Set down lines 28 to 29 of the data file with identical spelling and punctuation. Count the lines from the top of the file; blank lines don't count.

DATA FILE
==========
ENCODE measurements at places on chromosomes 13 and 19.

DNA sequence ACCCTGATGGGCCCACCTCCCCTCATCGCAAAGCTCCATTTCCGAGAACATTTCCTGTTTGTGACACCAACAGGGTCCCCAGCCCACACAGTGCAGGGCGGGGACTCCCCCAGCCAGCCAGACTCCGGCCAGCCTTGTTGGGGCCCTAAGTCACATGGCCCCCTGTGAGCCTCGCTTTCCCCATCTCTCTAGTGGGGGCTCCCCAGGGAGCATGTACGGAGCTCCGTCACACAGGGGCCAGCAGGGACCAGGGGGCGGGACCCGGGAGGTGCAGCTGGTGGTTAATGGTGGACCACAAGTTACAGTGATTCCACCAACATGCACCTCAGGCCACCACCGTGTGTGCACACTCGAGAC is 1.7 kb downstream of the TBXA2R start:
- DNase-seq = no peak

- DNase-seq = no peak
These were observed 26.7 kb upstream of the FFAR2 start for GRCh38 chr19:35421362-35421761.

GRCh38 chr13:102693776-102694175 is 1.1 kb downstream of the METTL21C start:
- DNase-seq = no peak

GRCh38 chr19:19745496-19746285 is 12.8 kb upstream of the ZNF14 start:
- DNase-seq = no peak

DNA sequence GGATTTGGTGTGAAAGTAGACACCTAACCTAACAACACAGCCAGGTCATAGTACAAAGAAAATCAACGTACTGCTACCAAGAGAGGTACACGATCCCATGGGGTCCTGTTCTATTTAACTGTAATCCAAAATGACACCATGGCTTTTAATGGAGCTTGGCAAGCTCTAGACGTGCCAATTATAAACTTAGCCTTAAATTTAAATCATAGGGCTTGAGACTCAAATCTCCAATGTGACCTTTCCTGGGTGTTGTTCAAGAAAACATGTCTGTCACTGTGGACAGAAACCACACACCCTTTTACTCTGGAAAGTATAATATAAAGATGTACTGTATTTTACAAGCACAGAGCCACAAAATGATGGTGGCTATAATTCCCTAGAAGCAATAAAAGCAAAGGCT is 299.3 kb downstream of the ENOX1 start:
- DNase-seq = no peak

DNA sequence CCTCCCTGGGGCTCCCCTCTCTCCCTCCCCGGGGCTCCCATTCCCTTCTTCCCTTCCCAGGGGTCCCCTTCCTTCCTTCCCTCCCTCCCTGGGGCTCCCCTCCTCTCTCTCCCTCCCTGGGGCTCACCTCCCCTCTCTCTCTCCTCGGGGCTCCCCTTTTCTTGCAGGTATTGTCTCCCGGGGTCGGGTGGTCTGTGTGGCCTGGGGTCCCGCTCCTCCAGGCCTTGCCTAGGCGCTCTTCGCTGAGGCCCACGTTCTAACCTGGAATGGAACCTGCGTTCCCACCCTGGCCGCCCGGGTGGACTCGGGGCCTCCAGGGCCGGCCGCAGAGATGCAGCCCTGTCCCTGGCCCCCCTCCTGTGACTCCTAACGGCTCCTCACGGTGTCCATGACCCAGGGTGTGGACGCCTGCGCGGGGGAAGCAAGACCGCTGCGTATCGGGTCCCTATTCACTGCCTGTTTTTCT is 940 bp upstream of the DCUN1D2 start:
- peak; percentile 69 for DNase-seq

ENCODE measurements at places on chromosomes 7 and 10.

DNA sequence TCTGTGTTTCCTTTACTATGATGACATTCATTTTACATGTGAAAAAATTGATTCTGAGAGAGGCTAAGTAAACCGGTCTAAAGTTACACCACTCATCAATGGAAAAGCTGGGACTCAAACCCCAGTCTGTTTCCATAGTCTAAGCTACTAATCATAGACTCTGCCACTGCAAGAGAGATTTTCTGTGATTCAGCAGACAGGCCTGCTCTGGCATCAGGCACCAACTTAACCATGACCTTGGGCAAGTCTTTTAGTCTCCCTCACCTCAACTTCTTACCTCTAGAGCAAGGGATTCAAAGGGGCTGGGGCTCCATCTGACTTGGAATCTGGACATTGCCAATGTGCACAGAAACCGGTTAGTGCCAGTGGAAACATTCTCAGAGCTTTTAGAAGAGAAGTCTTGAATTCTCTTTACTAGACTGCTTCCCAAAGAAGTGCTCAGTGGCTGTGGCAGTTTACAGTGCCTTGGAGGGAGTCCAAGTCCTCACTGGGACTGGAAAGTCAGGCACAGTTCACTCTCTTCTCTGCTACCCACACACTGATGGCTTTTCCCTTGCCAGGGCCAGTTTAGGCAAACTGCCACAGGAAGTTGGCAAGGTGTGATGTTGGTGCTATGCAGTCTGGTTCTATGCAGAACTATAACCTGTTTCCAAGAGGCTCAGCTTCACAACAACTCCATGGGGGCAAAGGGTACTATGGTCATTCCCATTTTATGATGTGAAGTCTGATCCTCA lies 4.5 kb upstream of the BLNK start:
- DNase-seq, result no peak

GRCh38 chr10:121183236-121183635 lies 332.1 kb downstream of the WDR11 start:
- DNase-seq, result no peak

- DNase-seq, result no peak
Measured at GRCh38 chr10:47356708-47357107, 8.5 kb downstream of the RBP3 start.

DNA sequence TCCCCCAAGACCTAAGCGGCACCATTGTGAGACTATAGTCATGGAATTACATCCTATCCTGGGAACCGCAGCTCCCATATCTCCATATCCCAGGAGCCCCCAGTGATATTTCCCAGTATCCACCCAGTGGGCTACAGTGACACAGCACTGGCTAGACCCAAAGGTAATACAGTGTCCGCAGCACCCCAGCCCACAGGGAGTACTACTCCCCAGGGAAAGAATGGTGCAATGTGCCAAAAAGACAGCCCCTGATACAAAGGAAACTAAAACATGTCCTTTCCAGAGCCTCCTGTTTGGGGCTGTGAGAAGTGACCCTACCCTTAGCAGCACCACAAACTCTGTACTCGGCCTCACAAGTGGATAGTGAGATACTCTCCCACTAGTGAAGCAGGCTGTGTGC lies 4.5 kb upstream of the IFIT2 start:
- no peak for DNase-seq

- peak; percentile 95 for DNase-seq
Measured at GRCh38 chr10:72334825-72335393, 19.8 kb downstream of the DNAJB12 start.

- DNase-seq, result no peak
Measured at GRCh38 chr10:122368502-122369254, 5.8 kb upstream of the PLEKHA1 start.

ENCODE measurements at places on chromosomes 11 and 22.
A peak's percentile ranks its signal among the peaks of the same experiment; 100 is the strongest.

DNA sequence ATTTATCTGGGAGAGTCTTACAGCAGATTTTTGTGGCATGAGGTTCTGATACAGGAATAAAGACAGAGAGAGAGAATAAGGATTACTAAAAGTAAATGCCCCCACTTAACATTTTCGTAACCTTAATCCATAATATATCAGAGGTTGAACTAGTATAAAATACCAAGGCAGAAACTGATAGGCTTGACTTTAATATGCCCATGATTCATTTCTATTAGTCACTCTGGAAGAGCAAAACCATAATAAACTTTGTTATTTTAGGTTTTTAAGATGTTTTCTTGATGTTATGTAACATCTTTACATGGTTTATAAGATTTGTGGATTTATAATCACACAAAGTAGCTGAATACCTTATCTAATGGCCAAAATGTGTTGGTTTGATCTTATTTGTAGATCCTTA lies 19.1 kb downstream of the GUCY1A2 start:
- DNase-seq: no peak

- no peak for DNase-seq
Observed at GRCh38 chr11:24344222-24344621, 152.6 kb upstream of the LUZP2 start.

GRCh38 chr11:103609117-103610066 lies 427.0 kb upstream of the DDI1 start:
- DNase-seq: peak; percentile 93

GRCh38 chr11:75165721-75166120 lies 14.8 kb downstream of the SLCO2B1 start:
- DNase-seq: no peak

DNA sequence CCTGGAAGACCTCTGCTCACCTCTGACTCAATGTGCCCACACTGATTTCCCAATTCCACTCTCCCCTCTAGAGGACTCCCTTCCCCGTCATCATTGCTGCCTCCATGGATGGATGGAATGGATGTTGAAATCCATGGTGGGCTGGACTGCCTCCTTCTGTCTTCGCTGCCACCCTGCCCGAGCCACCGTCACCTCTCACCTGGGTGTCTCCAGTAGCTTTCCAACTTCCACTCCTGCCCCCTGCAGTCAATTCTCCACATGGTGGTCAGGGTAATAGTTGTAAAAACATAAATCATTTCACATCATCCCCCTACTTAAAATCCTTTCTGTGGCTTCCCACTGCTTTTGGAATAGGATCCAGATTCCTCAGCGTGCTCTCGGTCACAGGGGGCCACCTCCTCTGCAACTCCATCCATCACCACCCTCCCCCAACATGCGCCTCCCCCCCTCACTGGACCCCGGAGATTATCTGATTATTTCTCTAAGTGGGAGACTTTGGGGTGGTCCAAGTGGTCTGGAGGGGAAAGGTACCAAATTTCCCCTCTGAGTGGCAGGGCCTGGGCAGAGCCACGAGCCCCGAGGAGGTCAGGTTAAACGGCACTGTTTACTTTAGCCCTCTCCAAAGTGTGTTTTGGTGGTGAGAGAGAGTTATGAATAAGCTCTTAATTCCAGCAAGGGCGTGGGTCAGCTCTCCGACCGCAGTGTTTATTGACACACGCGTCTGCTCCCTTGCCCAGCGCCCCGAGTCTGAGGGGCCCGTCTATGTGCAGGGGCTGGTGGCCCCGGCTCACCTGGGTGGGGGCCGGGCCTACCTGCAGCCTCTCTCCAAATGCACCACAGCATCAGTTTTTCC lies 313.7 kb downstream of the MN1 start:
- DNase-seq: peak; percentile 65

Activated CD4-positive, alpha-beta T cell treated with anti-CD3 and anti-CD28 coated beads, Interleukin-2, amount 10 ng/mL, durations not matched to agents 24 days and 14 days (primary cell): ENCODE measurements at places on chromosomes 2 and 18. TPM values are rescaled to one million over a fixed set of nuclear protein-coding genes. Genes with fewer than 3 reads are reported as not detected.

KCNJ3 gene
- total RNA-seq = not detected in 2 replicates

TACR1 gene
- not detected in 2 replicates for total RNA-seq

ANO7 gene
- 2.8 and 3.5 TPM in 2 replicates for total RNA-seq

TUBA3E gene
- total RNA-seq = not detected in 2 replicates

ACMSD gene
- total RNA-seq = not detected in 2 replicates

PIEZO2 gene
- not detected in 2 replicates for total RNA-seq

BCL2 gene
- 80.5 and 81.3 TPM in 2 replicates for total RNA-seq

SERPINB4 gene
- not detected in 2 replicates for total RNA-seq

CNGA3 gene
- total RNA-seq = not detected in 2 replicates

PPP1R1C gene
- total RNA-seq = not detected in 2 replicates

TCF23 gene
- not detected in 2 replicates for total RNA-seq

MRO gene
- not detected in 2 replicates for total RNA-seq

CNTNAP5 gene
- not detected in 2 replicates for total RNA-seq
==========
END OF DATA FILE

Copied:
A peak's percentile ranks its signal among the peaks of the same experiment; 100 is the strongest.

DNA sequence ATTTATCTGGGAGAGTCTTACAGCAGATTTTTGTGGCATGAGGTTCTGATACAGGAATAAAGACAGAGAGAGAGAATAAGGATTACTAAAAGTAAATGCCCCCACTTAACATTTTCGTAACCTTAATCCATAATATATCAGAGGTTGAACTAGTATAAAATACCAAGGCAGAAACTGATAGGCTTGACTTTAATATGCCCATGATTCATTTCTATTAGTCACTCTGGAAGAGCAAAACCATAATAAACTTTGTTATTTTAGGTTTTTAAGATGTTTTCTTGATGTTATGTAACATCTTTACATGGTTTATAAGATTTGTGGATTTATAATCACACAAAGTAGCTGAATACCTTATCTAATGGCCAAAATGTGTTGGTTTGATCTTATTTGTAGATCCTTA lies 19.1 kb downstream of the GUCY1A2 start: